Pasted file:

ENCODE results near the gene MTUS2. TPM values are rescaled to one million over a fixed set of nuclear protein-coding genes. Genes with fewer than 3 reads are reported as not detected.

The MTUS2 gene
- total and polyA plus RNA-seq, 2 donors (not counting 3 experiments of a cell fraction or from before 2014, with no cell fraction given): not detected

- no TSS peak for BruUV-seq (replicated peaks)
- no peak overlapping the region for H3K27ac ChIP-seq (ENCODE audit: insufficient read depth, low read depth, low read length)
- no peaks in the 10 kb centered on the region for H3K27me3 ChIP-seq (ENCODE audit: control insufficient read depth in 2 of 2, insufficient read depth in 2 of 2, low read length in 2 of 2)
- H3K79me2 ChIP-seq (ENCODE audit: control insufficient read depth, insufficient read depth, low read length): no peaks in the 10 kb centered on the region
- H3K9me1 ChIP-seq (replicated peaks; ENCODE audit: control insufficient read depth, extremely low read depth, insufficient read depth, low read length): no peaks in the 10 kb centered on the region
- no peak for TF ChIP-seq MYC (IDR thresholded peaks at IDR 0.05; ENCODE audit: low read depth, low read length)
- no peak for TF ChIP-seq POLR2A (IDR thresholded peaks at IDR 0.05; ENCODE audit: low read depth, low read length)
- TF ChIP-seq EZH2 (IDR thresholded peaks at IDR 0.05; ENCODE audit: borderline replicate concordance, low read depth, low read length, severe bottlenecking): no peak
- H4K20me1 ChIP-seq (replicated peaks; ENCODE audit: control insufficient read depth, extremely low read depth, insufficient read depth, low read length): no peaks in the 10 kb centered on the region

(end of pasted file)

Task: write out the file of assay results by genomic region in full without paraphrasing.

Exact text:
ENCODE results near the gene MTUS2. TPM values are rescaled to one million over a fixed set of nuclear protein-coding genes. Genes with fewer than 3 reads are reported as not detected.

The MTUS2 gene
- total and polyA plus RNA-seq, 2 donors (not counting 3 experiments of a cell fraction or from before 2014, with no cell fraction given): not detected

- no TSS peak for BruUV-seq (replicated peaks)
- no peak overlapping the region for H3K27ac ChIP-seq (ENCODE audit: insufficient read depth, low read depth, low read length)
- no peaks in the 10 kb centered on the region for H3K27me3 ChIP-seq (ENCODE audit: control insufficient read depth in 2 of 2, insufficient read depth in 2 of 2, low read length in 2 of 2)
- H3K79me2 ChIP-seq (ENCODE audit: control insufficient read depth, insufficient read depth, low read length): no peaks in the 10 kb centered on the region
- H3K9me1 ChIP-seq (replicated peaks; ENCODE audit: control insufficient read depth, extremely low read depth, insufficient read depth, low read length): no peaks in the 10 kb centered on the region
- no peak for TF ChIP-seq MYC (IDR thresholded peaks at IDR 0.05; ENCODE audit: low read depth, low read length)
- no peak for TF ChIP-seq POLR2A (IDR thresholded peaks at IDR 0.05; ENCODE audit: low read depth, low read length)
- TF ChIP-seq EZH2 (IDR thresholded peaks at IDR 0.05; ENCODE audit: borderline replicate concordance, low read depth, low read length, severe bottlenecking): no peak
- H4K20me1 ChIP-seq (replicated peaks; ENCODE audit: control insufficient read depth, extremely low read depth, insufficient read depth, low read length): no peaks in the 10 kb centered on the region